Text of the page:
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    Roger,

    I didn't know that about replenished systems. I always wondered what was meant by the word "seasoned", though. :smile: I used to use Tmax RS exclusively and was quite satisfied for the most part. Never noticed a change in effective film speed, but that doesn't mean it didn't happen.

    gainer,

    Are you Patrick Gainer? I like the idea of using a paper safe as a daylight tray. I already added it to my shopping list. But, I read somewhere on some forum that proper reduced agitation or semi-stand development required the film to be vertical. Is that not true?

    PCH and vet,

    Perhaps I was too hasty in assuming I need to switch back to a reusable developer. I have never tried Rodinal because I've heard it's rather grainy. I've been experimenting with Pyrocat which I understand has less grain but similar or better edge effects with reduced agitation. It looks like Rodinal at 1:100 would actually be reasonable even if I were throwing away a liter of it for every sheet of film. I've also tried Xtol which would be too expensive at that rate of use. I've also never tried HC110.
     
  9. gainer

    gainer Subscriber

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    Yes and no. I am he, and it is not necessarily true that horizontal is always worse than vertical. I have had no trouble with my 5x7 film when I do vigorous agitation at the beginning, 1/3 total time and 2/3 total time. I do not develop for hours. At most I use 30 minutes, but usually 21 to 24 depending on temperature. I use mostly Pyrocat MC for this diluted 1:1:100. This dilution also gives me 12 to 14 minutes with agitation for 5 seconds every minute.
    I do not believe in "gentle" agitation. I think you are less likely to get streaking or mottling if you thoroughly mix the oxidation products with fresher developer each time.
    When I say "I am he" I really mean I am one of three: my father of blessed mempry, myself and my first born son. I saw by internet that there is or was also a Patrick Gainer on an Indian Council of a tribe whose name I have forgotten.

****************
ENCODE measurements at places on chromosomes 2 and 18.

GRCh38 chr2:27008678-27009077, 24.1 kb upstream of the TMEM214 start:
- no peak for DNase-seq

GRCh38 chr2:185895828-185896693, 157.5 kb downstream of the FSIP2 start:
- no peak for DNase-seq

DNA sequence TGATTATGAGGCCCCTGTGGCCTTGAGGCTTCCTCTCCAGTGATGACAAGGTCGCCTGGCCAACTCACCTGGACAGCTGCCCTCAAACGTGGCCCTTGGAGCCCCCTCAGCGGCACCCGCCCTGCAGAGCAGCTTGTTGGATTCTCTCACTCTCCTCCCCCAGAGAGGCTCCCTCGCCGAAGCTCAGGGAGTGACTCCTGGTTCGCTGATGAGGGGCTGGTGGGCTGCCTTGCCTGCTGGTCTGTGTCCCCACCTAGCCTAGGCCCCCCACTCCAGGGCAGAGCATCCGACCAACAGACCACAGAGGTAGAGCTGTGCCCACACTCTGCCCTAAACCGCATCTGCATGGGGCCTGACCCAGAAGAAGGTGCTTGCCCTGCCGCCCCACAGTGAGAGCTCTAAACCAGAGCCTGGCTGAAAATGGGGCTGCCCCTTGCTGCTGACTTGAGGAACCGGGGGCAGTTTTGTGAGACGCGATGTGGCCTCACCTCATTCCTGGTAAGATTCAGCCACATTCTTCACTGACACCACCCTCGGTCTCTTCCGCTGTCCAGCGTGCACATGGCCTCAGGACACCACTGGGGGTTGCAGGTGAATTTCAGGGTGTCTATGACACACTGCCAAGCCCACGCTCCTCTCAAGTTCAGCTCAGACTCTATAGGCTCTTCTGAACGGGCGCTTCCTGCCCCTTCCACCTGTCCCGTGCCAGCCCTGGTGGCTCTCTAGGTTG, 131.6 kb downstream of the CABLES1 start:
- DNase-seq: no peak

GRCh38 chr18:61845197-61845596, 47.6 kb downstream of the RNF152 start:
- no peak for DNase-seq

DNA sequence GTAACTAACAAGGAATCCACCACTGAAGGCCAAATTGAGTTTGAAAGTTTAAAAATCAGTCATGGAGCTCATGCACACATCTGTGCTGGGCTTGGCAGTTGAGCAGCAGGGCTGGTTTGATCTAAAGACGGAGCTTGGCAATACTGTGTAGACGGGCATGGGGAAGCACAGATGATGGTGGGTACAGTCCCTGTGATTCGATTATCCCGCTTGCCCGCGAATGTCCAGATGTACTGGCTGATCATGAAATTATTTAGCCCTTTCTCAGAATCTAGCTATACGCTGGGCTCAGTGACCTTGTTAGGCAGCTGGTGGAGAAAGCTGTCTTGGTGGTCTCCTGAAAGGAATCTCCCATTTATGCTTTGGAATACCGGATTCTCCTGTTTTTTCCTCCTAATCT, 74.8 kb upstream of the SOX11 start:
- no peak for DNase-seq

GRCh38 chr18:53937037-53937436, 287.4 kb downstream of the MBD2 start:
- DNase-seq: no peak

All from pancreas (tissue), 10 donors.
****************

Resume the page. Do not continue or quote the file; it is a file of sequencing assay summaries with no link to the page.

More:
10. Gerald Koch

    Gerald Koch Member

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    As a replenished system is used, the development rate and contrast become more consistant. A technique that was used was to develop several rolls of scrap film while replenishing the system to "season" it. This was to take the edge off a new batch which was more active than a used batch of developer.
     
  11. Gerald Koch

    Gerald Koch Member

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    Minimal agitation must be used with highly dilute developers. Attempting to use such a technique with normal strength developers will result in uneven development. Highly dilute developers are not replenishable because they do not keep.
     
  12. Dave Krueger

    Dave Krueger Member

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    Ah-ha. I see your point. Highly dilute developers tend to be one-shot by definition. Well, I think the first step for me is to determine whether reduced agitation offers characteristics that I really want.

    Last night I tried minimal agitation for the first time. Actually, it was extreme minimal, according to Sandy King's definition. I developed Adox PL100 in Pyrocat HD (dilution 1.5:1:200) for an hour using Sandy's scheme of 1.5 minutes initial agitation and 10 second agitation at the 1/4, 1/2, and 3/4 points.

    Up to now, the only reason I'd have for leaving film in the developer that long is if I accidentally fell asleep. I really had serious doubts that it could work.

    But, alas, it worked wonderfully. It looked every bit as good as an identical sheet developed with continous rotary agitation. One has slightly more stain and one may have a tiny bit more contrast than the other, but no apparent uneveness. I want to see if I can detect any difference between the two in terms of edge effects when I print them. I like the PL100 but it doesn't seem to render high accutance using rotary development. I seem to get crisper edges with TXP.

    -Dave